This can also be explained by the Anthropic Principle; we just happen to see the perspective of one of the universes that survives.
In the manga, Dungbeetle mentions being told that the younger the pilot, the more powerful the robot. Most of the rival pilots we see are adults, but the main characters are all twelve or younger, giving them an edge.
Why is it that some of the enemy teams have been through many more battles than the protagonists when they face them (i.e. there are fewer lights on in their robot)? If the "pruning" is in a tournament style, shouldn't each contestant have faced the same number of battles (for example, of the 16 in the first round, 8 progress to the second, and 4 to the third, and so forth), or is it different, in that a team that won several battles already might get defeated by another on its first battle?
In the manga, Jun and Kanji discuss this mentioning that several signs point that the pruning is not conducted as a tournament, although how it is actually conducted is never clarified.
The number of battles they and their opponents face in this set-up isn't relevant and has no bearing on the outcome, other than the observing pilots gaining experience vicariously. There are no byes: each Earth has to win 15 battles no matter what.
Isn't there a very easy way to save the children from being pilots? As shown with Tanaka, Seki, and Machi, a pilot can enlist to fight even if there are already fifteen designated. In the anime, Seki is saved despite enlisting because he did not have to fight. Therefore, if fifteen willing pilots enlisted, those fifteen can fight and die while the children would have been saved. Granted, Koyemeshi is the only thing stopping them from doing so but its shown that not all of the koyemeshis are as cruel as the one they received and probably would have allowed this.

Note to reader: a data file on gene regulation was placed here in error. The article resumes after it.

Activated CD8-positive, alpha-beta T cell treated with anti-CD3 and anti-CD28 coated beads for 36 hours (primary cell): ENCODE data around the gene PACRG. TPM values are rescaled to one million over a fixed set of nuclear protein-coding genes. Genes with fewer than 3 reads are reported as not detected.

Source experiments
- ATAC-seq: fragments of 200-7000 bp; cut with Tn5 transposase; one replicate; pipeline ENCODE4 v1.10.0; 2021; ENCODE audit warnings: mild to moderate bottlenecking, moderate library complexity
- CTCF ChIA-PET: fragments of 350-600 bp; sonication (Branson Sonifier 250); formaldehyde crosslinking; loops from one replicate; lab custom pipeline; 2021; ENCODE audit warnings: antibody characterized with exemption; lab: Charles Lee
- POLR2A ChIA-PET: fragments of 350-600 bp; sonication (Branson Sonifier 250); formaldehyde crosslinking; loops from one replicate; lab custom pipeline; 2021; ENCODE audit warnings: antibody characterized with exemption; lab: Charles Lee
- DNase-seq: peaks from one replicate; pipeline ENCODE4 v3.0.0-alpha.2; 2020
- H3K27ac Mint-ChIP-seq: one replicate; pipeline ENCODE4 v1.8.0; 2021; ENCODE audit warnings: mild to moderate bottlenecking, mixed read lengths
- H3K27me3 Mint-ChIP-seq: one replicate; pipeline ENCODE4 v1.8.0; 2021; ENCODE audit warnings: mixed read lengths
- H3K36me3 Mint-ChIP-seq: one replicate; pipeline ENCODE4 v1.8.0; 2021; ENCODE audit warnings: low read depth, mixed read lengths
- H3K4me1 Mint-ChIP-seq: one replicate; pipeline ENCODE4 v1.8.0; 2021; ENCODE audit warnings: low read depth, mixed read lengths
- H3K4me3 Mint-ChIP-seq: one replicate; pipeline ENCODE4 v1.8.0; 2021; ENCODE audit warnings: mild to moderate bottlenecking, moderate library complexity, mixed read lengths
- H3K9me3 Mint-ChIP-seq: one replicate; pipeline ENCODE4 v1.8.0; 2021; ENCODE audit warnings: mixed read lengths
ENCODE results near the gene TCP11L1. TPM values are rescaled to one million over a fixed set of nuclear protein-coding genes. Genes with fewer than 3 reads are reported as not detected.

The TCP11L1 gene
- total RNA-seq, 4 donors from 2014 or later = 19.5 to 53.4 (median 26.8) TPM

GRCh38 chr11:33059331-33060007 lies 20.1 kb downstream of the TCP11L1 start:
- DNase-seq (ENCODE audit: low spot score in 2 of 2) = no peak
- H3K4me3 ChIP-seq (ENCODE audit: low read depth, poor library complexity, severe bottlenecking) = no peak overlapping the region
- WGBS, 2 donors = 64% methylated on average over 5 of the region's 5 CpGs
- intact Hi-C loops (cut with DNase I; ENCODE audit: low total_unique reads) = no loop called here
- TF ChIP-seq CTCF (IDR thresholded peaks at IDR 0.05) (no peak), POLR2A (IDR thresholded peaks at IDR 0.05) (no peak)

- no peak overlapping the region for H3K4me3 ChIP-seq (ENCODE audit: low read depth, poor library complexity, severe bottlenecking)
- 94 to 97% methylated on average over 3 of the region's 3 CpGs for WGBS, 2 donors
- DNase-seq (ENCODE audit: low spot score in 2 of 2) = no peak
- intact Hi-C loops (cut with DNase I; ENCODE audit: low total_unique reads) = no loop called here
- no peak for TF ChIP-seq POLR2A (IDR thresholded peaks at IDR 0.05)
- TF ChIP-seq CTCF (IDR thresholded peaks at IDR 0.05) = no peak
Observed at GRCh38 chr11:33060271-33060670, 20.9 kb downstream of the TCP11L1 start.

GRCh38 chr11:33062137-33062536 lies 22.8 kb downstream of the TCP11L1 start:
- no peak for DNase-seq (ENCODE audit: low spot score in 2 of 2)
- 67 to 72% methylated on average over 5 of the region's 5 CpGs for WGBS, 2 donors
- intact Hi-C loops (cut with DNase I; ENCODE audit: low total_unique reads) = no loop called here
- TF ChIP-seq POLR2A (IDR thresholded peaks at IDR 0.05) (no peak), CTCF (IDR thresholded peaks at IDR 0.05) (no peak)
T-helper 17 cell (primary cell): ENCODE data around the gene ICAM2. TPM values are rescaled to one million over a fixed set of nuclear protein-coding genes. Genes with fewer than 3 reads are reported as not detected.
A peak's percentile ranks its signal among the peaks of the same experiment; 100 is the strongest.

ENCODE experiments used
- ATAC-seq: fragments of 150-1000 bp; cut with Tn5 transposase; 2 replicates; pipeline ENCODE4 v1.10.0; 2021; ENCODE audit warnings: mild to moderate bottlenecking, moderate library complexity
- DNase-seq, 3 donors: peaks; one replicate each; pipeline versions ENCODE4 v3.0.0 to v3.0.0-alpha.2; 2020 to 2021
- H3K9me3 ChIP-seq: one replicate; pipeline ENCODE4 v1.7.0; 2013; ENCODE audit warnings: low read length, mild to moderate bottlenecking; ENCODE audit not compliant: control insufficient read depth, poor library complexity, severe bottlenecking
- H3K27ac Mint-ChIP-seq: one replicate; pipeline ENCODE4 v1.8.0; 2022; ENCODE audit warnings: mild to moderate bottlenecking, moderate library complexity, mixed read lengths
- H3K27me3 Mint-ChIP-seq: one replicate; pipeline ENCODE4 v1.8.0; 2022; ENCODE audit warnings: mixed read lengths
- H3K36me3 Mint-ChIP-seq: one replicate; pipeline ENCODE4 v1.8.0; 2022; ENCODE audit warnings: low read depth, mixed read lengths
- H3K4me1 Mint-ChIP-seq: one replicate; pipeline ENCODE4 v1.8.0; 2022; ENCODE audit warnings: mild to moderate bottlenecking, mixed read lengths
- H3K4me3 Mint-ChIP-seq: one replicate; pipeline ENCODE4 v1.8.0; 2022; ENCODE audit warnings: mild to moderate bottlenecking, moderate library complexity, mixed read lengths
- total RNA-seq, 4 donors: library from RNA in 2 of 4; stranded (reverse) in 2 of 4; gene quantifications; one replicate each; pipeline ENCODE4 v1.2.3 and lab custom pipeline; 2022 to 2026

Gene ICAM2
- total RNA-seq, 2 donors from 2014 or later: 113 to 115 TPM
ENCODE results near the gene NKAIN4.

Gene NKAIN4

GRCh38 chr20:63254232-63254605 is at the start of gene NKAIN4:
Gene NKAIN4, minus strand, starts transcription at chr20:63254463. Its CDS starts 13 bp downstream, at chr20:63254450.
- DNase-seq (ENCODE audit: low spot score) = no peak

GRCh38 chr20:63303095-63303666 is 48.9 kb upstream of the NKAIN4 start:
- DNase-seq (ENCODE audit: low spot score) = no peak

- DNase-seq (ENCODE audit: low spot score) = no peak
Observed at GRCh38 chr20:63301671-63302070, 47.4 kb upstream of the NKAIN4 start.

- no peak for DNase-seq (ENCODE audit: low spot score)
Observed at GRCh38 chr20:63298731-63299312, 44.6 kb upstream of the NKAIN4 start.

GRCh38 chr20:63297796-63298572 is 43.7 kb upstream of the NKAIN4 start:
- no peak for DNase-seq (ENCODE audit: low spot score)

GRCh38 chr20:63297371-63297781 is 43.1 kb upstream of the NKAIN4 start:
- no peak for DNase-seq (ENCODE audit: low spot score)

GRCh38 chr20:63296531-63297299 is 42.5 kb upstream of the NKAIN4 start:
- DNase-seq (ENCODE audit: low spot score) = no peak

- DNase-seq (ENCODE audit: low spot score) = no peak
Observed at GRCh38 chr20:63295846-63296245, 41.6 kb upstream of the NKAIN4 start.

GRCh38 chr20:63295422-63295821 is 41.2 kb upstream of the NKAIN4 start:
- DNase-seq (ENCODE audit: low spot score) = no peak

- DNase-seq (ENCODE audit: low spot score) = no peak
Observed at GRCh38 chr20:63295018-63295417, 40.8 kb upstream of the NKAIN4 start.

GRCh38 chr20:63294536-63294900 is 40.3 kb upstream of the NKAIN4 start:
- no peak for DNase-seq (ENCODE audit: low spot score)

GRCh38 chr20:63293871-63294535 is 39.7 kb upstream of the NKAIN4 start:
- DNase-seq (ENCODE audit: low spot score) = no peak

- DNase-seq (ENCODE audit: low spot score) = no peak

This would not be a guaranteed way to save the kids, or the Universe for that matter. The pilot is selected randomly amongst everyone enlisted, not based on any kind of pattern. Therefore, even if several dozen soldiers enlisted, the kids might still be the ones chosen. Also, Zearth becomes stronger, the longer the pilot has left to live, and since they already had plenty of trouble with some of the later enemies, they would certainly prefer for Zearth to be as strong as possible.
In the manga, Koyemshi mentions another possible drawback. His universe had a surplus of pilots, which led to a fair amount of strife among the group, since some people tried to run away, and others knew that their turn wouldn't necessarily come up, and desperately hoped they wouldn't get picked. It's thus possible that other problems would ensue as a result of increasing the number of pilots.
In the anime, Koyemshi suggests that it's not totally random when selecting the order of pilots when Kanji berates him. Machi later confirms it when asking the remaining crew to help steer her chair into the selection circle. Knowing that, and knowing how much of a Jerk Ass Koyemshi is, he probably would have made sure the kids got selected even after contracting more pilots, just For the Evulz.
If the universe loses and the koyemshi assigned to that universe gets assigned another mech and sent out to another universe, than who would be used as a demo pilot for that new universe if everyone from the old universe is dead?
I have a question related to the one above. In a universe that wins the fight, where the final pilot dies, one person is left to contract a new set of pilots. The dung beetle that leads the protagonists in this series made it out to be the only chance anyone had of surviving, but if the surviving pilot has to go demonstrate the game for a new group, won't they die in the new universe?